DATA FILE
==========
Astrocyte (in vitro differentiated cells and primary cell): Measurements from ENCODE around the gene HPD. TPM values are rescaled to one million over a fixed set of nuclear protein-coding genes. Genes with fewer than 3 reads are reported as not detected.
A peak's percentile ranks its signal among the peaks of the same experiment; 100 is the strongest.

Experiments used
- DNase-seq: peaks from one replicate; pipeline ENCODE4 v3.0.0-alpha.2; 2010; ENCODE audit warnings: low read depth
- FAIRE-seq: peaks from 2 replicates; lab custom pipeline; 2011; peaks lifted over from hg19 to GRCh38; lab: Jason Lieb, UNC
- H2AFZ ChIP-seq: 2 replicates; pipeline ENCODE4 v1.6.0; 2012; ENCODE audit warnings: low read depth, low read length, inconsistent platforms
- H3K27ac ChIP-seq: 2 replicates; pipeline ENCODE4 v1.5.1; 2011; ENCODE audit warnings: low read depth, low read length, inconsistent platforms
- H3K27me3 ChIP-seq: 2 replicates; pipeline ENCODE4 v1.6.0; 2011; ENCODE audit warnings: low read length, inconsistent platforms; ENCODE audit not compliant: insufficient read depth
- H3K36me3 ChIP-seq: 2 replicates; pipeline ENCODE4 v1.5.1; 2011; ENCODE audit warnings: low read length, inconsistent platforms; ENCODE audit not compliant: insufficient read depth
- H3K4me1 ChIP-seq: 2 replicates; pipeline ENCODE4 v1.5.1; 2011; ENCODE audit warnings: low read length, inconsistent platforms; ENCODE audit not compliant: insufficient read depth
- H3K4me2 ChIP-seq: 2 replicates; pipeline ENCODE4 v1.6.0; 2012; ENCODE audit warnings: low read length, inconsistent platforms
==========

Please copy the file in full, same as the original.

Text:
Astrocyte (in vitro differentiated cells and primary cell): Measurements from ENCODE around the gene HPD. TPM values are rescaled to one million over a fixed set of nuclear protein-coding genes. Genes with fewer than 3 reads are reported as not detected.
A peak's percentile ranks its signal among the peaks of the same experiment; 100 is the strongest.

Experiments used
- DNase-seq: peaks from one replicate; pipeline ENCODE4 v3.0.0-alpha.2; 2010; ENCODE audit warnings: low read depth
- FAIRE-seq: peaks from 2 replicates; lab custom pipeline; 2011; peaks lifted over from hg19 to GRCh38; lab: Jason Lieb, UNC
- H2AFZ ChIP-seq: 2 replicates; pipeline ENCODE4 v1.6.0; 2012; ENCODE audit warnings: low read depth, low read length, inconsistent platforms
- H3K27ac ChIP-seq: 2 replicates; pipeline ENCODE4 v1.5.1; 2011; ENCODE audit warnings: low read depth, low read length, inconsistent platforms
- H3K27me3 ChIP-seq: 2 replicates; pipeline ENCODE4 v1.6.0; 2011; ENCODE audit warnings: low read length, inconsistent platforms; ENCODE audit not compliant: insufficient read depth
- H3K36me3 ChIP-seq: 2 replicates; pipeline ENCODE4 v1.5.1; 2011; ENCODE audit warnings: low read length, inconsistent platforms; ENCODE audit not compliant: insufficient read depth
- H3K4me1 ChIP-seq: 2 replicates; pipeline ENCODE4 v1.5.1; 2011; ENCODE audit warnings: low read length, inconsistent platforms; ENCODE audit not compliant: insufficient read depth
- H3K4me2 ChIP-seq: 2 replicates; pipeline ENCODE4 v1.6.0; 2012; ENCODE audit warnings: low read length, inconsistent platforms